By this time, one of the other admins on the account had caught wind of what was happening. They had taken down A’s suicide note post and sent out a message of apology and a call for support from their thousands of followers. They shared a public message of regret that they hadn’t seen what was happening faster. Many of account’s followers left comments on the new post that echoed the compassion and fear left under the original. Most were worried about A. Some were (rightfully) mad. They felt undeniably triggered and upset by what they had read, what they had seen.

I finally connected with one of the other account admins, who said they had been in some contact with A, but that he wasn’t really answering them. I told them we were talking via text. They asked me to tell him that everyone was worried about him, that they wanted him to know they loved him. I passed along the messages. I wondered why he was answering me instead of them. I learned that none of the other admins even knew A’s last name, or where he lived. They didn’t know anything about him at all. I felt like the chosen one. I was sickened, scared, and prideful.

By the time the captain of the plane announced our final descent, the messages from A dabbled darker and darker. He asked me questions of dosage: direct inquiries into what to take and how much. I pivoted as gracefully as I could, sent the number of the National Suicide Prevention Hotline (1.800.273.8255), asked him to wait. He told me he lived in Florida, but ignored my follow-up inquiry of which city.

I suspected he was logging into Instagram and reading the messages between myself and the other admin. I was furiously trying to make any real connection to who A really was — a name, a location, a friend. I was correct in my assumption — he quizzed me on the messages I was sending to the account.

Why would you want my last name

Because I want to find someone close to you

A isn’t my legal first name so my last name wouldn’t help you much

I figured it was worth a shot

I don’t think you are ready to die

No one else know A’s location. His real name. Any of his friends. No one knew how to reach him besides calling or texting. He wasn’t picking up. The admins he shared the account with were perfect strangers, and so was I. There was nothing we could do.

The last message he sent me referenced self-harm. It was egregious and sad.

My record is 72 [cuts]

Gonna try to break it


By the time I landed in New York, A had stopped answering.

Earlier in the evening, when I texted and A wouldn’t respond, he would leave the message “on read”. Read at 9:22PM. Read at 10:43PM. This meant he’d at least he’d seen what I had written. But that stopped. The more recent messages simply said “Delivered”. Either A wasn’t reading them anymore, or he was reading them from his phone’s lock screen without entering the text, or something had happened. Or. The or. It ate me alive.

I cried in the taxi from the airport all the way to my empty, vacuous hotel room. At midnight, I sent one last message to A.

My friend — this whole thing makes me really sad. I hope you are alive and stay alive for as long as you can. You’re a stranger but you’re not. Good luck.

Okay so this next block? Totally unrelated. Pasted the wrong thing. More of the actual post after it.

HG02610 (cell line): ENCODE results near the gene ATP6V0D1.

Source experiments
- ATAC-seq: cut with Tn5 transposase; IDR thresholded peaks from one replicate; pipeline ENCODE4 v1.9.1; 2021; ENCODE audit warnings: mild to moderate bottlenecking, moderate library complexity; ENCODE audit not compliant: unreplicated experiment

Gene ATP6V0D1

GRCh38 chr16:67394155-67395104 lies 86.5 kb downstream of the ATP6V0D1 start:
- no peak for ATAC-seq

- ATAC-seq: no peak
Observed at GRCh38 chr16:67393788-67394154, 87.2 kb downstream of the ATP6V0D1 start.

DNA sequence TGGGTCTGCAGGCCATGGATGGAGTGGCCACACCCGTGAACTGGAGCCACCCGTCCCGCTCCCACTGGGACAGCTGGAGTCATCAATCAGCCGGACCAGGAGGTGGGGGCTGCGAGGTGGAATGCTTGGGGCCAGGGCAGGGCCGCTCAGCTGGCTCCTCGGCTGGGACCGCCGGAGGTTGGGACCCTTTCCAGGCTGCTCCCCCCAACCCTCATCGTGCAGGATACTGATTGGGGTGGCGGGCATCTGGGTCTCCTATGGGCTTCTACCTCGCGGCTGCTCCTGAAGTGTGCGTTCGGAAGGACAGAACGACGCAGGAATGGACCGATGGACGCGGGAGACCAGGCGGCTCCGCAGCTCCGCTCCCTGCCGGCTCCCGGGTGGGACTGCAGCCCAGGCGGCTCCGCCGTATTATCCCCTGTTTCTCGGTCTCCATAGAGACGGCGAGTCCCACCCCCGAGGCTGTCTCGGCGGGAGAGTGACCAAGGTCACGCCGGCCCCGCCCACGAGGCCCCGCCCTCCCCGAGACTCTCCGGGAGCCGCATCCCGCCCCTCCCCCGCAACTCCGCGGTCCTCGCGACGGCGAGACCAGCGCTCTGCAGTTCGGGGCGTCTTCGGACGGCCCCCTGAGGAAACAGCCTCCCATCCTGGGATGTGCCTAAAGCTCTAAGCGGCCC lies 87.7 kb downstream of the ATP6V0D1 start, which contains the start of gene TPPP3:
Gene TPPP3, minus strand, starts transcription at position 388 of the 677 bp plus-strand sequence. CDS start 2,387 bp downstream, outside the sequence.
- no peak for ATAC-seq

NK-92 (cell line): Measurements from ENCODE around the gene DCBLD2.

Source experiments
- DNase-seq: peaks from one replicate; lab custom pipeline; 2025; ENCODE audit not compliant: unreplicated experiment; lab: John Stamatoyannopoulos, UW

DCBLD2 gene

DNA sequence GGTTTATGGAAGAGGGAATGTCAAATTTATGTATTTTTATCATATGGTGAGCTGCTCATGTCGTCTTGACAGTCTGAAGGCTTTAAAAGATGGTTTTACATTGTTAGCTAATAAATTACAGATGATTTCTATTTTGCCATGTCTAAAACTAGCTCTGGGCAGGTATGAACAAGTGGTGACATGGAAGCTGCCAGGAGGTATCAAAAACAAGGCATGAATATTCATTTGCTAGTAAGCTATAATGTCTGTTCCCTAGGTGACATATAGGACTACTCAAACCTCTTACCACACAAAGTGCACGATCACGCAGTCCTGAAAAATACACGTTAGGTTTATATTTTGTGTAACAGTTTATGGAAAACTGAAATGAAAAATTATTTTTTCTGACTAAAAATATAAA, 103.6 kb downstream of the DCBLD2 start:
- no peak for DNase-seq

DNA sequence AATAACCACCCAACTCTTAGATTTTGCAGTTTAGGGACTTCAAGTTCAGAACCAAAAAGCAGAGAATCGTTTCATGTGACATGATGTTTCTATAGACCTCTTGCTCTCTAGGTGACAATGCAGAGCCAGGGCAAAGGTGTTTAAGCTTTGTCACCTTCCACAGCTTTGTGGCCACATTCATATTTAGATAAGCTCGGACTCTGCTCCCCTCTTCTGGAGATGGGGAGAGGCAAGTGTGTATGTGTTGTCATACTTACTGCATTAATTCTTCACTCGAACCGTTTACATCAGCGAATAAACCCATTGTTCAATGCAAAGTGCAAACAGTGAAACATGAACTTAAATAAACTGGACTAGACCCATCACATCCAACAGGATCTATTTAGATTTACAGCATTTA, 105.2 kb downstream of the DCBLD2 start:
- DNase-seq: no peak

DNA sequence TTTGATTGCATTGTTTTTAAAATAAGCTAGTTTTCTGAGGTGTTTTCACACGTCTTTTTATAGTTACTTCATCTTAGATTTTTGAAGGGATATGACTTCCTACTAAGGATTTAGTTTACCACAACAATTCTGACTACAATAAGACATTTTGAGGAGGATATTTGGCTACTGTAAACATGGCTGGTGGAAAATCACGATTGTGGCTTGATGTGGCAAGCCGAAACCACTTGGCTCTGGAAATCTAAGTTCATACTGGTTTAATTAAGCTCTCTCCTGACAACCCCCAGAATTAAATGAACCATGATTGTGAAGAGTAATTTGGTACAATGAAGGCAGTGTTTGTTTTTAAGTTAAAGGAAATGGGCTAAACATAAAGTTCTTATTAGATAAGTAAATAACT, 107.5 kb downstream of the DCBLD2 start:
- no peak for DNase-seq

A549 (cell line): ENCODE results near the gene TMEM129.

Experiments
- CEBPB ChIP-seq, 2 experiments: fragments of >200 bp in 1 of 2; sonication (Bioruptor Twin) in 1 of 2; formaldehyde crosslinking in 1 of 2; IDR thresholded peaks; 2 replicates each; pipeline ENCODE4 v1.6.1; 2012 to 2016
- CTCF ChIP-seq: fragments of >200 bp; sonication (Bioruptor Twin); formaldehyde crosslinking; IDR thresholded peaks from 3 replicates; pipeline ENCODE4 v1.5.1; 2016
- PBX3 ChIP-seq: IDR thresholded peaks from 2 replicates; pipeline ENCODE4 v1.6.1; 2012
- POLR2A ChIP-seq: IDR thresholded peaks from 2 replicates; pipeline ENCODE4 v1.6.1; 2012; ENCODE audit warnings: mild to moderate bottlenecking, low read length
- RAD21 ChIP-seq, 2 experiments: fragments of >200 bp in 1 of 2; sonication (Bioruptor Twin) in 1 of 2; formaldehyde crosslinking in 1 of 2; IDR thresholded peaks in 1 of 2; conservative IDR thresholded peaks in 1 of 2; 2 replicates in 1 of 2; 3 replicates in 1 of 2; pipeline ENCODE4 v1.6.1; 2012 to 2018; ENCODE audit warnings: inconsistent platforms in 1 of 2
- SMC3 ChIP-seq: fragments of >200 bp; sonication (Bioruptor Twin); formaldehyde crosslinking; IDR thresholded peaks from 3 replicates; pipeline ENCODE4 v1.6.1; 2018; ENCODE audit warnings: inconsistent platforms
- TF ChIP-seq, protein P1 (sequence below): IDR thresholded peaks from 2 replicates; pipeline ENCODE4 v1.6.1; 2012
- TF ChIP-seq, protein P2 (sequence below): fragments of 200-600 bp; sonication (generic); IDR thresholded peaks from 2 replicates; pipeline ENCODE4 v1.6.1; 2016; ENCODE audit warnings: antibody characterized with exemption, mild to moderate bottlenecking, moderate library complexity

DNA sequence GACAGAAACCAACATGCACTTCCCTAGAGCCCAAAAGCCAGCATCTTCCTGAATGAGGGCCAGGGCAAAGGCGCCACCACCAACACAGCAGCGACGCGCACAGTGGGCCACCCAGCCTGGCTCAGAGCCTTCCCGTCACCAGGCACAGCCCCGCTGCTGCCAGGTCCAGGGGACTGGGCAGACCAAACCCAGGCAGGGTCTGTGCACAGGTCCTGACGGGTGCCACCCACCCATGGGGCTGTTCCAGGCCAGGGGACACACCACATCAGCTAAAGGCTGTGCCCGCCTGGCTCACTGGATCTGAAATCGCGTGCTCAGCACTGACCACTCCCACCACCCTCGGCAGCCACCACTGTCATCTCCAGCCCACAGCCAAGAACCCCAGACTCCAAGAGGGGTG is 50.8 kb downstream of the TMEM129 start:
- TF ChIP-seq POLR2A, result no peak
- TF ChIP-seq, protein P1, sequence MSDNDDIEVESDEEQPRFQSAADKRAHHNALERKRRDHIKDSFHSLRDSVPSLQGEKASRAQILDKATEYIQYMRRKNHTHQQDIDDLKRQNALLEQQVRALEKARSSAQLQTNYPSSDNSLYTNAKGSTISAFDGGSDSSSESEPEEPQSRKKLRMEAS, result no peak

I slept fitfully. I woke up alive.

No response.


Was it wrong of me to attempt to intervene with another person’s suicide? Especially after claiming to believe that a human being is allowed to make their own life and death decisions? Was it wrong of me to try and change A’s mind? Did he change his mind? Is he begrudgingly breathing, sleeping off a pumped stomach? Was it all a joke? Is he gone?

Is he gone?

I don’t know the answer to any of these questions. I am posing them because the echo chamber of the unknown feels healing to speak into. I am posing them because I don’t have anyone to share this story with. Instead of punishing my close friends, I’d rather harness the miserable power of the expansive, ephemeral, depressing internet. I’d rather grasp for meaning with strangers because he was one, because I am one. I didn’t think writing this would make me feel better — and it hasn’t. But I don’t think I can feel any worse.


Online, we are all bystanders. We have anonymity and distance. We have big data and big stigma and fear and memes. Inequality and FaceTune. Ballsy, experimental angles. A lot of depression. We connect with each other through shared, laughable miseries. We answer story replies faster than phone calls. We ache for meaning and thrive in the meaningless. We are disillusioned, fearful, distant. We post suicide notes on Instagram.

We are a generation in crisis.

I worry for my peers. I worry for myself. I worry for the ones here after us. We exist small — digitally and otherwise — as vicious, lonely strangers. Who is it that said, “the only way out is through?” Is that true? Are we going through something?

I don’t have a life lesson to wrap this story up with, besides a small one for meme account admins: get to know your people. Even a last name or a known location might be valuable in crisis. But I don’t blame any of A’s peers for this. They are all kids, going through their own shit, trying their best to make people laugh on social media. How are they supposed to handle a life or death situation properly? How are any of us?

So, no. I don’t have any real advice or real answers about this strange three hour human that walked in and out of my life. I don’t have any words of wisdom or takeaways to share. I just have a feeling of hopelessness, like a fat cherry pit, nestled into the bottom of my stomach. Pain pushing on my organs, splitting my heart. It’ll fade. Bad things always do. Time heals, time heals, time heals. And the only way out is through.


A, if you ever read this, I hope you don’t regret being able to.